Tuesday, June 21, 2011

Sermon on the Mount Part 8: Surpassing Righteousness

"For I tell you that unless your righteousness surpasses that of the Pharisees and the teachers of the law, you will certainly not enter the kingdom of heaven."  (Matthew 5:20)

Bill Gates, 2011's 2nd Richest Man
As I mentioned in an earlier lesson, this statement is the moral equivalent of saying, "Unless you are richer than Carlos Slim and Bill Gates . . ."  Jesus SEEMS to be saying here that no one can get into heaven. Period.

Just one verse earlier, however, he said that anyone who set aside the least of the commandments would be called "least in the kingdom of heaven" (Matthew 5:19).  In that case, even a lawbreaker can get in.  He'll be "least," but he'll be in.

So which is it?  Verse 19, or verse 20?


Please don't make the mistake of thinking that Jesus was so stupid he could contradict himself in the space of a breath and not realize it.  Please don't compound that error by assuming Matthew was also stupid enough to include such gibberish in his gospel.  And, while you're at it, don't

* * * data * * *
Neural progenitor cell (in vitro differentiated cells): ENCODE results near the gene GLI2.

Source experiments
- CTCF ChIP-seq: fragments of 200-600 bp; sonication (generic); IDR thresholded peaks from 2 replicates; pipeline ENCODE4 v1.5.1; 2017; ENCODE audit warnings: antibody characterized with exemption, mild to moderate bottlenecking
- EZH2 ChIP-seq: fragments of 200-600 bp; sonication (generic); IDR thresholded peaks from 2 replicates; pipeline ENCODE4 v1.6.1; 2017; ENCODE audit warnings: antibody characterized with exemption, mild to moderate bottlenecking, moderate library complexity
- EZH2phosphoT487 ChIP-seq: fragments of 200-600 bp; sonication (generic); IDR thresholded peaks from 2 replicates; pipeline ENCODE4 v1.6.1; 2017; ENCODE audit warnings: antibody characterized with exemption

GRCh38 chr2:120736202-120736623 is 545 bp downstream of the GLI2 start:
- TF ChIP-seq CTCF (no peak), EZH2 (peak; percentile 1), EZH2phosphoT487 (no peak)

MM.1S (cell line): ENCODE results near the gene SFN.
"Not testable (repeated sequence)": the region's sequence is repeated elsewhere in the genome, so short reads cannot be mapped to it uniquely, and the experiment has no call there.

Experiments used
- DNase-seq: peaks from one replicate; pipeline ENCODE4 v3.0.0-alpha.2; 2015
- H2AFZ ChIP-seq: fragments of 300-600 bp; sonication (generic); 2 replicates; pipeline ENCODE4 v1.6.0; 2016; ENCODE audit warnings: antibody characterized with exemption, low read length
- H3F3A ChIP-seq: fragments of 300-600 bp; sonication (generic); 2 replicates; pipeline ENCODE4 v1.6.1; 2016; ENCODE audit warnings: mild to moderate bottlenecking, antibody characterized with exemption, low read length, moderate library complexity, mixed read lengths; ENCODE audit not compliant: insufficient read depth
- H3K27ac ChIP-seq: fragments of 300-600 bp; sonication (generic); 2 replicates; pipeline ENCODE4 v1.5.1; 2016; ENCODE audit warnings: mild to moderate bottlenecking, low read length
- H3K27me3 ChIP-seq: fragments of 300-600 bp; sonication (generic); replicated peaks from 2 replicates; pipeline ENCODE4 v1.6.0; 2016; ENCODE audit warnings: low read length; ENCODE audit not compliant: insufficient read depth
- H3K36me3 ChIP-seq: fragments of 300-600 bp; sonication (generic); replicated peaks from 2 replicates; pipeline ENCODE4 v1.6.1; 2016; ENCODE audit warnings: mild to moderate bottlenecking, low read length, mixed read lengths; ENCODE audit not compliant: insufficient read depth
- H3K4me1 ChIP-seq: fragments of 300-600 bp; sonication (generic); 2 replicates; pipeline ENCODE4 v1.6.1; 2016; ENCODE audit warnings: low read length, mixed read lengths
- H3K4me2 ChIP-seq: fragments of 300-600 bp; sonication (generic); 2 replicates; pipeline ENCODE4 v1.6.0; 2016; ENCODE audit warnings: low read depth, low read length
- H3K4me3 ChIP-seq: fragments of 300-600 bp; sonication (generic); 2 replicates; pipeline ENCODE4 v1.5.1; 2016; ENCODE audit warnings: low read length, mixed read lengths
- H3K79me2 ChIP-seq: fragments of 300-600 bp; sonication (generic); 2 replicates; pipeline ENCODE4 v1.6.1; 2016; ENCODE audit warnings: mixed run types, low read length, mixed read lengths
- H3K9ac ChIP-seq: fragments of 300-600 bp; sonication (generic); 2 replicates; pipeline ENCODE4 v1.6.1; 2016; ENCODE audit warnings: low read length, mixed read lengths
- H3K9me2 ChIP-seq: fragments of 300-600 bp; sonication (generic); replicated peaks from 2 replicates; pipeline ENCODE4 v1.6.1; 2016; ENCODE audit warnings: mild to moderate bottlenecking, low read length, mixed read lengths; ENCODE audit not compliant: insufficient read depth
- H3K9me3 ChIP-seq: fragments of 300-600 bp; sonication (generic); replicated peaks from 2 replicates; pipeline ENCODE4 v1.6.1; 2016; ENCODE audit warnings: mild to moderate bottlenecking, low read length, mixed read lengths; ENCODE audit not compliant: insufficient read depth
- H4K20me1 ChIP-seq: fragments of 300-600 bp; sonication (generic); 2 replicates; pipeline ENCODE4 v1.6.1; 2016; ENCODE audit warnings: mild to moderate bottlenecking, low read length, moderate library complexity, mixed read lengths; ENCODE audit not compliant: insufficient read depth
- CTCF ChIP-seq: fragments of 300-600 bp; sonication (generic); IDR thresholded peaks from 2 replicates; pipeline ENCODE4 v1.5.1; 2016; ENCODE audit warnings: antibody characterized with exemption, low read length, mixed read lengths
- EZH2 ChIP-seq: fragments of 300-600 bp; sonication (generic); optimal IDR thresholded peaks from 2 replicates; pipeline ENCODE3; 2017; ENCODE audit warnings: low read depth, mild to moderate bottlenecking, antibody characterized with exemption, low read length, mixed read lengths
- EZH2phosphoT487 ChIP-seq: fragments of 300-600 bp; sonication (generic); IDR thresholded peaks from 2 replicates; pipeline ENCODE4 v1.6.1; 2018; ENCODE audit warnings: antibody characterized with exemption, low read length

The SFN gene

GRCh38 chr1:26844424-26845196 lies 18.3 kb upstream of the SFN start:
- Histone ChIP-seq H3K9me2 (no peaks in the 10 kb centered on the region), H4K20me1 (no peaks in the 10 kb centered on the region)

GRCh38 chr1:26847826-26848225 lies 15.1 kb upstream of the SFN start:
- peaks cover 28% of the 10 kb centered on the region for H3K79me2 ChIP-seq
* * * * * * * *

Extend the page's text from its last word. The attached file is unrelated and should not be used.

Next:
insult 2000 years of Bible readers, teachers, and translators, either. 

Jesus meant BOTH statements.

First, understand this: you do not have to keep the law to get into the kingdom of heaven. You would have to keep it perfectly, and you can't.  Adam and Eve couldn't keep the Law when there was only one rule; certainly no one has managed to keep all of the other rules that have since been added . . . with one exception: Jesus.  You can't keep the law perfectly, but it's okay because Jesus did that for you, and it is his passport you use to get through the gate.  Jesus DID have a righteousness that surpassed that of the Pharisees and the teachers of the law . . . his righteousness was not merely outward observance, but heartfelt spiritual perfection.  When you accept the work he did on your behalf, HIS righteousness becomes yours (Philippians 3:8-9, 2 Corinthians 5:21).  Salvation, as many have said before, is a free gift and we can do nothing to earn it.  We are saved by grace.  To enter the kingdom of heaven, you have to be perfectly righteous, and only Jesus is perfectly righteous . . . but the good news is, he's willing to share.